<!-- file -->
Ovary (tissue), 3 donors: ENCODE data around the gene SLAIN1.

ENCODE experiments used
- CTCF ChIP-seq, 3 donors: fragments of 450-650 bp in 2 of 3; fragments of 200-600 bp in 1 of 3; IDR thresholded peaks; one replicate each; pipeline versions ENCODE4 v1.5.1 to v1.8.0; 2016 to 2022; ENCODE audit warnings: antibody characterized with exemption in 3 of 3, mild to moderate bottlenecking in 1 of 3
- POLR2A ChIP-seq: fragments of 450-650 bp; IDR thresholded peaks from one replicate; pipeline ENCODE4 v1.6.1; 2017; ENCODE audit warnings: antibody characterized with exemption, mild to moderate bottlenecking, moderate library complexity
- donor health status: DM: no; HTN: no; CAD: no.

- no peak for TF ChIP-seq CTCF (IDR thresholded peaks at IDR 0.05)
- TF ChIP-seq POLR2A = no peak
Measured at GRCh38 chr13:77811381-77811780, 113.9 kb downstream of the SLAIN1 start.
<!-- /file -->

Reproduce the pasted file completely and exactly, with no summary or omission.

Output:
Ovary (tissue), 3 donors: ENCODE data around the gene SLAIN1.

ENCODE experiments used
- CTCF ChIP-seq, 3 donors: fragments of 450-650 bp in 2 of 3; fragments of 200-600 bp in 1 of 3; IDR thresholded peaks; one replicate each; pipeline versions ENCODE4 v1.5.1 to v1.8.0; 2016 to 2022; ENCODE audit warnings: antibody characterized with exemption in 3 of 3, mild to moderate bottlenecking in 1 of 3
- POLR2A ChIP-seq: fragments of 450-650 bp; IDR thresholded peaks from one replicate; pipeline ENCODE4 v1.6.1; 2017; ENCODE audit warnings: antibody characterized with exemption, mild to moderate bottlenecking, moderate library complexity
- donor health status: DM: no; HTN: no; CAD: no.

- no peak for TF ChIP-seq CTCF (IDR thresholded peaks at IDR 0.05)
- TF ChIP-seq POLR2A = no peak
Measured at GRCh38 chr13:77811381-77811780, 113.9 kb downstream of the SLAIN1 start.